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Force Majeure provisions in an agreement may excuse performance by one or both parties to a contract as a result of events that can neither be anticipated nor controlled. These provisions range from simple and boilerplate to extraordinarily detailed. But you may also be excused from performance of a contract if performance of the agreement impossible or impracticable.

In the case of the outbreak of the current coronavirus (“COVID-19 Pandemic”), there are several terms or phrases to look for in an agreement, including a Force Majeure provision, when considering whether an event may provide a party with the ability to be excused from performance. However, you must also review the entirety of the applicable agreement to determine if there is any specific exclusion or exception to certain events that do not constitute a Force Majeure or otherwise justify non-performance.

  • The most obvious is, whether there is any reference to viruses, particular illnesses, pandemic, plague, etc. For example, an explicit reference to a “virus” or “pandemic” would most likely excuse performance based on the COVID-19 Pandemic. COVID-19’s classification as a “pandemic” by the World Health Organization (“WHO”) will trigger a Force Majeure clause that expressly accounts for “pandemics.” However, the declaration of this event as a pandemic all by itself – without a reference to pandemics in a Force Majeure clause – will not automatically constitute an excuse from performance given the courts’ focus on whether the event is specified within the specific language in the agreement. Clauses that are silent on pandemics, epidemics, or other viral outbreaks are likely to be insufficient for a Force Majeure defense to performance due to COVID-19, unless, of course, courts change the analysis to account for the existing current situation. Further, courts may still evaluate whether measures could have been taken to avoid the consequences of the Force Majeure event or if the actions exacerbated the likelihood of the Force Majeure event causing non-performance.
  • In addition to the foregoing, the enactment of substantial governmental regulations, as many local, state, and the federal governments have recently done, including limiting the movement of “non-essential” workers, which could impact the supply chain and physical performance on many contracts, as well as on travel, large gatherings and the like have all resulted in significant business interruptions with significant impact on many businesses. If the applicable Force Majeure provision provides that if inability to perform is the result of governmental orders or regulations which makes performance impossible, businesses may be able to invoke the Force Majeure provision to excuse any contractual obligation to perform resulting from these events. Although if the provision does not include a reference to viruses, illness or the like, it may be more limited, as any non-performance will need to be caused by government action, not the virus or illness alone.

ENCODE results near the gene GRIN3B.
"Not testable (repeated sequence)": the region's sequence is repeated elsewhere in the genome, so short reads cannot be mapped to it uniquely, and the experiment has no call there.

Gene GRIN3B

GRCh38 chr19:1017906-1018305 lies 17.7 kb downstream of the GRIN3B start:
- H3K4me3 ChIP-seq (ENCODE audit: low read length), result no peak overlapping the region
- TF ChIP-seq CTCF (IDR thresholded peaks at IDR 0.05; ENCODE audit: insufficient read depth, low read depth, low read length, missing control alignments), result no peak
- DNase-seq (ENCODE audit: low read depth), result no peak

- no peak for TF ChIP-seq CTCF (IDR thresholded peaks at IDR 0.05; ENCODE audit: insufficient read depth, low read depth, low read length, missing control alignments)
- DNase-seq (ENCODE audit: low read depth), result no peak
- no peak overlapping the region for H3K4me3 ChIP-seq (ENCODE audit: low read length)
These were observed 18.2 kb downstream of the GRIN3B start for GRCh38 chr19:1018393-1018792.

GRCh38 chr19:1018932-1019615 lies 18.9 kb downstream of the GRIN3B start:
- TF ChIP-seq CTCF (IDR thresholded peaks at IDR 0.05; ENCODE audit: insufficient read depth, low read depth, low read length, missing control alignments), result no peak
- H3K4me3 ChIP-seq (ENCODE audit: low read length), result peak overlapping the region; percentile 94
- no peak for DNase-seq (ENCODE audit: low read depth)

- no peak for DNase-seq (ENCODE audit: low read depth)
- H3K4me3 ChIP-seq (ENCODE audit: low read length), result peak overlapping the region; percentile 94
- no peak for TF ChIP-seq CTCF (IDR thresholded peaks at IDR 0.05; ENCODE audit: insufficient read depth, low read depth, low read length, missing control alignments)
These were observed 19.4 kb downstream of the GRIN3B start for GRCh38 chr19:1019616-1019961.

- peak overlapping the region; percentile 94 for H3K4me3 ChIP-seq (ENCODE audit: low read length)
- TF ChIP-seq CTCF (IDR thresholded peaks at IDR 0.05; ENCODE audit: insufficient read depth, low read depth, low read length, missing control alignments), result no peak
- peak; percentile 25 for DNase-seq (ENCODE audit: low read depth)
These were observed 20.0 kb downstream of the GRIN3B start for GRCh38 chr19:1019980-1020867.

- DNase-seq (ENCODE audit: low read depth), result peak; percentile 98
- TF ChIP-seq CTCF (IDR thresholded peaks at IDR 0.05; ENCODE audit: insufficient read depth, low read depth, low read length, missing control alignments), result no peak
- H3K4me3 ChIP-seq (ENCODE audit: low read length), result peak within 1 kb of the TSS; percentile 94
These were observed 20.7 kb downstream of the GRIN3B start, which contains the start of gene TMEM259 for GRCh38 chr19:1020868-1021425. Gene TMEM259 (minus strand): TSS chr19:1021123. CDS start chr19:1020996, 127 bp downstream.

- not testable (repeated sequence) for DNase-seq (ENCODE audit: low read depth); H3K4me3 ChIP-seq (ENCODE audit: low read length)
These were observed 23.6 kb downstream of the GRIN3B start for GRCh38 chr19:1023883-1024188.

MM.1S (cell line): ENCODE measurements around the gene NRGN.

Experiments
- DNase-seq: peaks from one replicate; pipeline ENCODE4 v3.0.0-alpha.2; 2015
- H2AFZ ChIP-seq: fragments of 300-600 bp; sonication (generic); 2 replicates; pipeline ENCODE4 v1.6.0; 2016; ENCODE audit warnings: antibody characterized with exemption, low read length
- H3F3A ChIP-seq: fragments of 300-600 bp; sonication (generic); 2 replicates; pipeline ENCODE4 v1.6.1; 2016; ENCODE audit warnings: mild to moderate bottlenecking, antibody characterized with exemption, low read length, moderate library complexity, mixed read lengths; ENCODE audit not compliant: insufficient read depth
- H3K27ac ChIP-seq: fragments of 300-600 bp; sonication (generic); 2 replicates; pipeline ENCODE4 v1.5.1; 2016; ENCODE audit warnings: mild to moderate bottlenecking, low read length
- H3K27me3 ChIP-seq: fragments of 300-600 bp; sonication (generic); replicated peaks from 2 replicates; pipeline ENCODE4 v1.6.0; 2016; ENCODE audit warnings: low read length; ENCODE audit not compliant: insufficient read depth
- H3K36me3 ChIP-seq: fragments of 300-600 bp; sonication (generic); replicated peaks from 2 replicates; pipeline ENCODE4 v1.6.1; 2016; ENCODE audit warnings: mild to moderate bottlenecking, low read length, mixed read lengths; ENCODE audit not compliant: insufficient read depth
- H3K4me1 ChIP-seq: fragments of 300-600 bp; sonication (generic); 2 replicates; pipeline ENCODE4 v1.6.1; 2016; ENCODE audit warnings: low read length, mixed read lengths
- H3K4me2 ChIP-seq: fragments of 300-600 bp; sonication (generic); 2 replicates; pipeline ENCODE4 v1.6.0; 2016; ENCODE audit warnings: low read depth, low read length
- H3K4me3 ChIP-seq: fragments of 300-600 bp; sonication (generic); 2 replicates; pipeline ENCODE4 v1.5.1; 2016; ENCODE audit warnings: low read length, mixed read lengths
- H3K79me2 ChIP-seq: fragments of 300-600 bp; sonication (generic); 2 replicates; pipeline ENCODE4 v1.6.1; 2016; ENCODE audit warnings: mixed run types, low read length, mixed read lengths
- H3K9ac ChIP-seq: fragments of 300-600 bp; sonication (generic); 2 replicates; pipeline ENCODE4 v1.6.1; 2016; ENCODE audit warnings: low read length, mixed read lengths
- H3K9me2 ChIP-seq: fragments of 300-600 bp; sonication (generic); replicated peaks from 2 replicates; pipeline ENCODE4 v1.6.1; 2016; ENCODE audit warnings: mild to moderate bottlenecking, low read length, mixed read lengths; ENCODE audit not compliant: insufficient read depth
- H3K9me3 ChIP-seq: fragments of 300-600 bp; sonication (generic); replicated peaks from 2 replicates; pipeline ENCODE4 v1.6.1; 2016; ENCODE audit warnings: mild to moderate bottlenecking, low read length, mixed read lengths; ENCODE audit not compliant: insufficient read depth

• Finally, “open-ended” or “catch-all” language does not always work to cover a situation not explicitly stated in an agreement. It is most likely that these provisions will only apply to Force Majeure events that were not foreseeable at the time of contracting. Courts are typically reticent to allow broadly worded Force Majeure provisions to excuse performance, and whether an unprecedent outbreak of a virus or disease is something that a court would find to be “foreseeable” will vary by jurisdiction.